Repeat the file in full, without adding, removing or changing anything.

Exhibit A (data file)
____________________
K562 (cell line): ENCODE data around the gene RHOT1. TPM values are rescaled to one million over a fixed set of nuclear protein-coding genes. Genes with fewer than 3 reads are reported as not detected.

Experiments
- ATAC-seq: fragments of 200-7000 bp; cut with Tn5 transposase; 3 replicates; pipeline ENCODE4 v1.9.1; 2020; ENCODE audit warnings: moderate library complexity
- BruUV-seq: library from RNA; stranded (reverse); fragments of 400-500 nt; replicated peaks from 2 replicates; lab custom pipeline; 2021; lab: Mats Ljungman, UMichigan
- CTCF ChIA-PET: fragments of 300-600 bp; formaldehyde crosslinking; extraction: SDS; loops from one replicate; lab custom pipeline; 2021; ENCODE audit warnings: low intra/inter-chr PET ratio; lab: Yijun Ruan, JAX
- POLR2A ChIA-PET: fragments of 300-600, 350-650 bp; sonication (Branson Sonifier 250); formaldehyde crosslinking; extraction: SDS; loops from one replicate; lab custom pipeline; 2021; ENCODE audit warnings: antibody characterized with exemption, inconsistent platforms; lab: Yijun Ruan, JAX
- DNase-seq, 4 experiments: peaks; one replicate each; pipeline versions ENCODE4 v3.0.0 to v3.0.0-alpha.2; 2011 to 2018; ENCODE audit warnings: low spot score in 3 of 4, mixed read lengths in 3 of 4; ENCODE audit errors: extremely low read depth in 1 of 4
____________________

K562 (cell line): ENCODE data around the gene RHOT1. TPM values are rescaled to one million over a fixed set of nuclear protein-coding genes. Genes with fewer than 3 reads are reported as not detected.

Experiments
- ATAC-seq: fragments of 200-7000 bp; cut with Tn5 transposase; 3 replicates; pipeline ENCODE4 v1.9.1; 2020; ENCODE audit warnings: moderate library complexity
- BruUV-seq: library from RNA; stranded (reverse); fragments of 400-500 nt; replicated peaks from 2 replicates; lab custom pipeline; 2021; lab: Mats Ljungman, UMichigan
- CTCF ChIA-PET: fragments of 300-600 bp; formaldehyde crosslinking; extraction: SDS; loops from one replicate; lab custom pipeline; 2021; ENCODE audit warnings: low intra/inter-chr PET ratio; lab: Yijun Ruan, JAX
- POLR2A ChIA-PET: fragments of 300-600, 350-650 bp; sonication (Branson Sonifier 250); formaldehyde crosslinking; extraction: SDS; loops from one replicate; lab custom pipeline; 2021; ENCODE audit warnings: antibody characterized with exemption, inconsistent platforms; lab: Yijun Ruan, JAX
- DNase-seq, 4 experiments: peaks; one replicate each; pipeline versions ENCODE4 v3.0.0 to v3.0.0-alpha.2; 2011 to 2018; ENCODE audit warnings: low spot score in 3 of 4, mixed read lengths in 3 of 4; ENCODE audit errors: extremely low read depth in 1 of 4